ATLANTIC CITY — An Atlantic County jury today returned a verdict totaling $250,000.00 in favor of New Jersey State Trooper Jaime Ablett after finding that he was the subject of a false accusation of wrongdoing, his attorney announced via press release.
According to to Colin G. Bell, Esquire of the firm Hankin Sandman & Palladino, the facts at trial established that on May 2, 2009, Mr. Ablett left a wedding reception at the 5 Points Inn in Buena Vista Township in a vehicle driven by his wife. Mr. Ablett’s car was
involved in an accident when a vehicle driven by Dana Scarpine lost control, spun out and slammed into the driver’s side door
where Mrs. Ablett was sitting. Both Mr. and Mrs. Ablett suffered injuries as a result of the accident.
According to Bell, the jury found that an acquaintance of Ms. Scarpine’s, Kristen McGee of Vineland, who was working at the 5 Points that evening but did not witness the accident, later falsely claimed that Mr. Ablett was the actual driver of the vehicle and switched seats with his wife after the accident. On May 29, 2009, her father, Dennis McGee of Vineland, called the New Jersey State Police
Office of Professional Standards. During a recorded phone call, he reported that Mr. Ablett was intoxicated, was “flagged” at the
bar due to his high level of intoxication, and that Kristen McGee had actually observed Mr. Ablett switch seats with his wife after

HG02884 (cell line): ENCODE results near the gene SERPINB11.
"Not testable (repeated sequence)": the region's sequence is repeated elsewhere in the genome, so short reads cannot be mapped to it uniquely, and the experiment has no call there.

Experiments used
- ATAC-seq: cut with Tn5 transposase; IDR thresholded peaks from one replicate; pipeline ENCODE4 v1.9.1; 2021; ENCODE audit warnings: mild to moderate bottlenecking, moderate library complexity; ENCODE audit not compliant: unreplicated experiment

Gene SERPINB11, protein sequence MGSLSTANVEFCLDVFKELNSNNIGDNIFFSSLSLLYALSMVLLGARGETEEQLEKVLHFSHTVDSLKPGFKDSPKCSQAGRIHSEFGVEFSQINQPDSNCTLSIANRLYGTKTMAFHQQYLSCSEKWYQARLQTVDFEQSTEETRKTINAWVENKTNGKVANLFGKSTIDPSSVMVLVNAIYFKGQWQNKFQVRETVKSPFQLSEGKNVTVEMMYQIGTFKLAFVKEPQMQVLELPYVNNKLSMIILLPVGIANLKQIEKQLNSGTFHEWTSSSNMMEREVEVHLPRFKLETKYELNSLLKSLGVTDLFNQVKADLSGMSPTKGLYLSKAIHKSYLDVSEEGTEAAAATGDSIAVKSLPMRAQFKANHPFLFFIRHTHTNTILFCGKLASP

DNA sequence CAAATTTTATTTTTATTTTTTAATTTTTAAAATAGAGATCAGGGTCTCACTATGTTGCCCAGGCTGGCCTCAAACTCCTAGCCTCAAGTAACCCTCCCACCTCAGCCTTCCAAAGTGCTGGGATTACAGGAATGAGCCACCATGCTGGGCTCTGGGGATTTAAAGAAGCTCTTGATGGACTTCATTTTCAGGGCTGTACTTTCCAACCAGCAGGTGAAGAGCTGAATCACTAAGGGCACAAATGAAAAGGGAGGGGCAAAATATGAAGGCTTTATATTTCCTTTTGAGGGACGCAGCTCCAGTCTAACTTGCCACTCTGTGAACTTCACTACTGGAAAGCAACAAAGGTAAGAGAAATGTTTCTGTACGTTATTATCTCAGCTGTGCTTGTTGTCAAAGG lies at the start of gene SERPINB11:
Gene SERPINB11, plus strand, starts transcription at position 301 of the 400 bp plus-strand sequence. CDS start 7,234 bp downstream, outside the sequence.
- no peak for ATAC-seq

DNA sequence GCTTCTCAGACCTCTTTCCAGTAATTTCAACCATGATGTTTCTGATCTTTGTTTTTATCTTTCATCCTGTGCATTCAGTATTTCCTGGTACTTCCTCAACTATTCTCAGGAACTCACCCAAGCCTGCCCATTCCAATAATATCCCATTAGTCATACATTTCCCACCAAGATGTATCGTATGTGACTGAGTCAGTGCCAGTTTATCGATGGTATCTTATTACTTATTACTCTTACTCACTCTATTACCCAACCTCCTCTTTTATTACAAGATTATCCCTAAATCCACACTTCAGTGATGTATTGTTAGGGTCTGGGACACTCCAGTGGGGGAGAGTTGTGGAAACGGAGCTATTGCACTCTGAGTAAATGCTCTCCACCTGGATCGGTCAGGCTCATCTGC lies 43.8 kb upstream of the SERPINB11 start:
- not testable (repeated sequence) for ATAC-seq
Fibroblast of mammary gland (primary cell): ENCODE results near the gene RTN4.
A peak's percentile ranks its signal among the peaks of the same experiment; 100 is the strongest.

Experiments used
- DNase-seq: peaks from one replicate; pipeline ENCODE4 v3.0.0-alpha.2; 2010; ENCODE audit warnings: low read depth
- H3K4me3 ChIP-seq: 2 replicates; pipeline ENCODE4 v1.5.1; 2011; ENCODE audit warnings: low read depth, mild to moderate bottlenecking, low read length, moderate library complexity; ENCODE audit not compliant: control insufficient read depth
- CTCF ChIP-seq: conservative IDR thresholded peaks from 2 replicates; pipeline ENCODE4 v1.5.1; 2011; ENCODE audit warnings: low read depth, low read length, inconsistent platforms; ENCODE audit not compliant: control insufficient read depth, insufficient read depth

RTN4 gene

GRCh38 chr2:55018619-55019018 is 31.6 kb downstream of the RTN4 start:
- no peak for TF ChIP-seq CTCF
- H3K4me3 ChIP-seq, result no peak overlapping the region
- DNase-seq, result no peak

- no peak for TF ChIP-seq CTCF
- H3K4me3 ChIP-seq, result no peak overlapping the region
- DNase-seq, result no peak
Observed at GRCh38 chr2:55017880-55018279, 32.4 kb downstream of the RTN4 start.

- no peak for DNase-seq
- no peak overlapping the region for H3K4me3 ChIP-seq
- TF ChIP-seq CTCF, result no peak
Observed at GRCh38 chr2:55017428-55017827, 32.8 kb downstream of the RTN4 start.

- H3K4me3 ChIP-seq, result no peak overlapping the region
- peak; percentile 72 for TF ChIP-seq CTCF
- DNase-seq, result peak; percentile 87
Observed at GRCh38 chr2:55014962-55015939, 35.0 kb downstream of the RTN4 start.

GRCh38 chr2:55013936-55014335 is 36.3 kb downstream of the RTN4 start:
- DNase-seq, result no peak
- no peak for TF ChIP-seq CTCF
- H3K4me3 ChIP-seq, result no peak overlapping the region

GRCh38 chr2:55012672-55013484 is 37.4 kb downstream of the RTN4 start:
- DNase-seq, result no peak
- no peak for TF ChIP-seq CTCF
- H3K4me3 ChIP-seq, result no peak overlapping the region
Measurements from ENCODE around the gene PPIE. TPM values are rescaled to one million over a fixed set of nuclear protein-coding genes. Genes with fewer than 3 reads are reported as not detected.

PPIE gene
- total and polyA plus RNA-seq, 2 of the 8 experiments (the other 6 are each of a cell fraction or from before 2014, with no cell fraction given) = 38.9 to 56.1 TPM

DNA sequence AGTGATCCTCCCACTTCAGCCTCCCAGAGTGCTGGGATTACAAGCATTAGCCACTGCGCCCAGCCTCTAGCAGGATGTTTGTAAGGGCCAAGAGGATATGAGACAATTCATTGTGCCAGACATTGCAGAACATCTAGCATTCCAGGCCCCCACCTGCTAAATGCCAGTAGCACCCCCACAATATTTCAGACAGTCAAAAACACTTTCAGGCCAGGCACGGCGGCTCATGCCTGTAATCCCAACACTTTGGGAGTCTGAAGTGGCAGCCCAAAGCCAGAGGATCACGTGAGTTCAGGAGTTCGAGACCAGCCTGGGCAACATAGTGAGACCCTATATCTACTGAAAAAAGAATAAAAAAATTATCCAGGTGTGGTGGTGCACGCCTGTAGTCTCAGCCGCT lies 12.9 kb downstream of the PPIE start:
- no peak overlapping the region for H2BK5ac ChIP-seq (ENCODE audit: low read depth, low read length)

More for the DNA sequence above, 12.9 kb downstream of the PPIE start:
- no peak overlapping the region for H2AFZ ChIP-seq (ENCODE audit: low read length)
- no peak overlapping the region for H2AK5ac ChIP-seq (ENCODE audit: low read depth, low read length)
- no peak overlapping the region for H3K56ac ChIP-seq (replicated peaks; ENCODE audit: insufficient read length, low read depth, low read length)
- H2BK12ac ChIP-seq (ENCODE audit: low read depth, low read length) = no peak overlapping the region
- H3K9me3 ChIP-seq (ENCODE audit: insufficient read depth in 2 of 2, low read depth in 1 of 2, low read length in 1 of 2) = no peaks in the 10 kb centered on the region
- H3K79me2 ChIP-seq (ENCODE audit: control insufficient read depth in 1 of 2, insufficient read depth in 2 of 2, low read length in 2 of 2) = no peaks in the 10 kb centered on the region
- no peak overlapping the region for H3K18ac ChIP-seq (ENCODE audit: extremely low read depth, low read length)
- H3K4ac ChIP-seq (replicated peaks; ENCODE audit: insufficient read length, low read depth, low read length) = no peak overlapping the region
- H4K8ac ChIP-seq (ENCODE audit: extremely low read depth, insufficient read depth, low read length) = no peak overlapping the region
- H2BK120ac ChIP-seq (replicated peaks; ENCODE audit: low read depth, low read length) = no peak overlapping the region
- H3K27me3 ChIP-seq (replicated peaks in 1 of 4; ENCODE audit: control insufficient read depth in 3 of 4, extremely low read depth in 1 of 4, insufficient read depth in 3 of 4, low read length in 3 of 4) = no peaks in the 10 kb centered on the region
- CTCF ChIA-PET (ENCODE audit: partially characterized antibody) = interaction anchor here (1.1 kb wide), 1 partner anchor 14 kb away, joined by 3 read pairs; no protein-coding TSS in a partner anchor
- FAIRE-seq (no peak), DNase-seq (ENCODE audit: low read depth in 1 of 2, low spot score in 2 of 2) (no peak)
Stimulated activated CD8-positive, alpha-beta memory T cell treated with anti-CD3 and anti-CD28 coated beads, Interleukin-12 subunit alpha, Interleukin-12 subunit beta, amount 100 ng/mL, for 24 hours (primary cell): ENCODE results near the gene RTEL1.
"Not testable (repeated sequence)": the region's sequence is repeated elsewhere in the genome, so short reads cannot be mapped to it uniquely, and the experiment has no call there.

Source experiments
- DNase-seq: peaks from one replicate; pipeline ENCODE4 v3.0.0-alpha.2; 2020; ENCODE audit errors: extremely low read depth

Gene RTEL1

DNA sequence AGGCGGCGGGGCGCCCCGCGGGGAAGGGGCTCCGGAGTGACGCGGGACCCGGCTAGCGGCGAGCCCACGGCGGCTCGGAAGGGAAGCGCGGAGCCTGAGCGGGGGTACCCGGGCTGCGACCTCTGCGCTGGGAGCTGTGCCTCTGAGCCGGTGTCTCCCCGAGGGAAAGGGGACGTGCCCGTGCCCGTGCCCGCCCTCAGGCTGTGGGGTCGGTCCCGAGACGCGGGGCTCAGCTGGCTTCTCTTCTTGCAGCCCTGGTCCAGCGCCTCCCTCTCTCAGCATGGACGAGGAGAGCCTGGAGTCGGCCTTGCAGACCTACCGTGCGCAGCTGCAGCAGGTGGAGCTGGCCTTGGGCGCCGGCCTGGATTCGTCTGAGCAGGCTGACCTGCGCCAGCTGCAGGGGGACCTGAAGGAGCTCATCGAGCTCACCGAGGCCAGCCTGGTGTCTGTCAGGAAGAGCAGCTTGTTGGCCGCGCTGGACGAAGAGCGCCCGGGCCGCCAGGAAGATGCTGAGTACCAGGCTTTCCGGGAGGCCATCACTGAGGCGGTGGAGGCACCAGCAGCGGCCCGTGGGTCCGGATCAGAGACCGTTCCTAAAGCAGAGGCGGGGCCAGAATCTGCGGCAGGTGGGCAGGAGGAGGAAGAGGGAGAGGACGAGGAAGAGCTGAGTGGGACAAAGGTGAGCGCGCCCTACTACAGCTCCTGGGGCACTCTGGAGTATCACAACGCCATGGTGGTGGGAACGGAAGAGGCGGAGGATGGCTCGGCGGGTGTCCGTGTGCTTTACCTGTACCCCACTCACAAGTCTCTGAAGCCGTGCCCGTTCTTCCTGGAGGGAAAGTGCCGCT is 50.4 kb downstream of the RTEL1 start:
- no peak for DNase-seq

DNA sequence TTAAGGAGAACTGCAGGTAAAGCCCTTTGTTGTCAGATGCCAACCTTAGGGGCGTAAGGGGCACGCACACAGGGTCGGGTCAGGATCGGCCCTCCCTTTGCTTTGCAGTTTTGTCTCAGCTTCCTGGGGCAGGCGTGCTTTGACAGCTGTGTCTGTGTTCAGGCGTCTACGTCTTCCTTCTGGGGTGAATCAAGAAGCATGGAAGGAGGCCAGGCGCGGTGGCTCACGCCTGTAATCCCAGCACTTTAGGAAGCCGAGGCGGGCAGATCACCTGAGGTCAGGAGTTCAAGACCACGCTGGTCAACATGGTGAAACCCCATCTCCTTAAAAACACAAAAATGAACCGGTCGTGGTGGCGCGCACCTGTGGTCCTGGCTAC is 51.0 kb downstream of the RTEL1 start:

As a result, the State Police conducted an internal affairs investigation of Mr. Ablett, according to Bell. After a year long investigation into the incident, the State Police found the accusation “unfounded” and cleared Mr. Ablett of any wrongdoing.
Eyewitness testimony at the trial demonstrated that Mr. Ablett was not intoxicated, was not “flagged,” and did not switch seats after the accident. The jury’s verdict confirmed that Mr. Ablett had proven that the accusations against him were false. The jury further awarded damages of $25,000 against Kristen McGee and $225,000 against Dennis McGee.
“My client was falsely accused of serious wrongdoing that could have resulted in him being fired or even prosecuted criminally,” said Bell. “He has waited four long years to clear his name once and for all and to receive compensation for the damage to his reputation and the anguish he suffered as a result of these false allegations.”
Bell added that while he encourages citizens to cooperate with law enforcement and report any suspected criminal activity to police, he hopes that people will think twice before making false accusations against law enforcement officers. “State troopers and other police officers are held to a higher standard of conduct than an average citizen,” Bell said, “a false allegation can do enormous damage to their careers and reputations.”
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